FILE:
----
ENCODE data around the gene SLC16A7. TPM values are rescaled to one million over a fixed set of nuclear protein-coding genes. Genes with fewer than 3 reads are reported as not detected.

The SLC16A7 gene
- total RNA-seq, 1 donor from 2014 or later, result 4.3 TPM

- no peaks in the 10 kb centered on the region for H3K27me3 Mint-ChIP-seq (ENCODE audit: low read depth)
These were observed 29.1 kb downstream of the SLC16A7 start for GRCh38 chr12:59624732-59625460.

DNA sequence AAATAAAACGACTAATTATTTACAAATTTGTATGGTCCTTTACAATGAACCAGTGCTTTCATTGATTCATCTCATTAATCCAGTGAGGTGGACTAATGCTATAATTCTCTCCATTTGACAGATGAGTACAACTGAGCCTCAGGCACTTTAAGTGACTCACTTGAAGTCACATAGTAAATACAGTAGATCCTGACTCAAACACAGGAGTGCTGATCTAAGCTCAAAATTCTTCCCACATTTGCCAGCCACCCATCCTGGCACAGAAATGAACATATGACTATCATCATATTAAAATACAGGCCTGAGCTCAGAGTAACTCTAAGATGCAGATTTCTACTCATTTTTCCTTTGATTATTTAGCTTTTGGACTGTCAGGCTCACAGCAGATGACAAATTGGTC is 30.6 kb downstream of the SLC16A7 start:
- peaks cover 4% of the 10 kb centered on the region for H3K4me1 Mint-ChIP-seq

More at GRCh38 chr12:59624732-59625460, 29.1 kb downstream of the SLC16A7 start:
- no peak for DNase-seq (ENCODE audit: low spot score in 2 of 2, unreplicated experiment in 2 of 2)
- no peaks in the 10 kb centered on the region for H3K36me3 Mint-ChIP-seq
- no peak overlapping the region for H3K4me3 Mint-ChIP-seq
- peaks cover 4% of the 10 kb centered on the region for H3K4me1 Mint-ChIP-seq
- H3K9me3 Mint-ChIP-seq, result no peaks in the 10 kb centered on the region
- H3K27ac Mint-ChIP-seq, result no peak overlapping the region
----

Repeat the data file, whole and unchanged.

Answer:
ENCODE data around the gene SLC16A7. TPM values are rescaled to one million over a fixed set of nuclear protein-coding genes. Genes with fewer than 3 reads are reported as not detected.

The SLC16A7 gene
- total RNA-seq, 1 donor from 2014 or later, result 4.3 TPM

- no peaks in the 10 kb centered on the region for H3K27me3 Mint-ChIP-seq (ENCODE audit: low read depth)
These were observed 29.1 kb downstream of the SLC16A7 start for GRCh38 chr12:59624732-59625460.

DNA sequence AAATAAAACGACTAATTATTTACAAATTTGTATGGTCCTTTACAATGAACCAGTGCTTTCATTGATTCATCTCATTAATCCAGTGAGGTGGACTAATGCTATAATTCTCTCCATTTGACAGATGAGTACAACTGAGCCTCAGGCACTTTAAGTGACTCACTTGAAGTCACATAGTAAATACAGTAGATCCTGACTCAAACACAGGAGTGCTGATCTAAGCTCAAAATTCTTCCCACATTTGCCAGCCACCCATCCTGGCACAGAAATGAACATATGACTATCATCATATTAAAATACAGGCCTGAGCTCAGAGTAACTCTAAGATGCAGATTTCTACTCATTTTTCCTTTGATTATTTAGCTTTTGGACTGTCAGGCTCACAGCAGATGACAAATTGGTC is 30.6 kb downstream of the SLC16A7 start:
- peaks cover 4% of the 10 kb centered on the region for H3K4me1 Mint-ChIP-seq

More at GRCh38 chr12:59624732-59625460, 29.1 kb downstream of the SLC16A7 start:
- no peak for DNase-seq (ENCODE audit: low spot score in 2 of 2, unreplicated experiment in 2 of 2)
- no peaks in the 10 kb centered on the region for H3K36me3 Mint-ChIP-seq
- no peak overlapping the region for H3K4me3 Mint-ChIP-seq
- peaks cover 4% of the 10 kb centered on the region for H3K4me1 Mint-ChIP-seq
- H3K9me3 Mint-ChIP-seq, result no peaks in the 10 kb centered on the region
- H3K27ac Mint-ChIP-seq, result no peak overlapping the region